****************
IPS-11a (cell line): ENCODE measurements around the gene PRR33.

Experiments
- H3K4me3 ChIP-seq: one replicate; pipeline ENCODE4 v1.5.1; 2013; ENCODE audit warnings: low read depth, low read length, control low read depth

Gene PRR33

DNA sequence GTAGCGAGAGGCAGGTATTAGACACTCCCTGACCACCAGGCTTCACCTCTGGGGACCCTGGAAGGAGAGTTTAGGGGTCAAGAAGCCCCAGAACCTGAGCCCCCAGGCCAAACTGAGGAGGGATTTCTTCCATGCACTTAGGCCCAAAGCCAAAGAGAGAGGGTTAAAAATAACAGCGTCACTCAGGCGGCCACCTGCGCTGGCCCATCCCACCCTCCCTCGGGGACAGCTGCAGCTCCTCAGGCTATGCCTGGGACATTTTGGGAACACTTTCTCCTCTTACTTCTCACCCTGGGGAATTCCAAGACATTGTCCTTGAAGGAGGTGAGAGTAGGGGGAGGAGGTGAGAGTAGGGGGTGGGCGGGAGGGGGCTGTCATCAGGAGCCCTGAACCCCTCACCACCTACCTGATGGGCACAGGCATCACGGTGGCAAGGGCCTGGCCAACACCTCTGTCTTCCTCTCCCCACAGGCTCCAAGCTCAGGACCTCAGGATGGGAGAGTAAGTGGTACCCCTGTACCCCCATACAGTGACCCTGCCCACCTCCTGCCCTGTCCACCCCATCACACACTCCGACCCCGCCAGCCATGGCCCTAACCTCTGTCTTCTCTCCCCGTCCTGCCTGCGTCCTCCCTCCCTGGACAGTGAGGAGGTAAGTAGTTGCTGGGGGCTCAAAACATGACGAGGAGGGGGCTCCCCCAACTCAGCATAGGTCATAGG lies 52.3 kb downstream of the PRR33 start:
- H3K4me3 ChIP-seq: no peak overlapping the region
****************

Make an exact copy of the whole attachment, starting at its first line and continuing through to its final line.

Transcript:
IPS-11a (cell line): ENCODE measurements around the gene PRR33.

Experiments
- H3K4me3 ChIP-seq: one replicate; pipeline ENCODE4 v1.5.1; 2013; ENCODE audit warnings: low read depth, low read length, control low read depth

Gene PRR33

DNA sequence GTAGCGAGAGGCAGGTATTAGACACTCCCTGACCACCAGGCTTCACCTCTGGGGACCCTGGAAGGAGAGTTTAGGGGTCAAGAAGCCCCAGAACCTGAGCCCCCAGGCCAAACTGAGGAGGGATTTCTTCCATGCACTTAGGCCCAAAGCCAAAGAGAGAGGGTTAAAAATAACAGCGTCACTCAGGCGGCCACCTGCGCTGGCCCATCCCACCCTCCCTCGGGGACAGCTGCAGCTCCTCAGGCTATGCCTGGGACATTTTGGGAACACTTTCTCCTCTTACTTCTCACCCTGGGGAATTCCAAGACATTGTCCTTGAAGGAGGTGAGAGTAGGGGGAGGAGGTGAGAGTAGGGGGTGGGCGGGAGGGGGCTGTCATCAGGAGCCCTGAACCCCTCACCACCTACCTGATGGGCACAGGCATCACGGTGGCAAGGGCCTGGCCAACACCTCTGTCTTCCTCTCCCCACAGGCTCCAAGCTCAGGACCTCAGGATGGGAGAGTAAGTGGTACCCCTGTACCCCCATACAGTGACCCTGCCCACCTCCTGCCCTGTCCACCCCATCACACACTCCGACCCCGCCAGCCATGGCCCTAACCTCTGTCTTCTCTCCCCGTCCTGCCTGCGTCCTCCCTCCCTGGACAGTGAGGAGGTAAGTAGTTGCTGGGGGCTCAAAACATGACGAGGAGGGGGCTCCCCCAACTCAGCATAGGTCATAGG lies 52.3 kb downstream of the PRR33 start:
- H3K4me3 ChIP-seq: no peak overlapping the region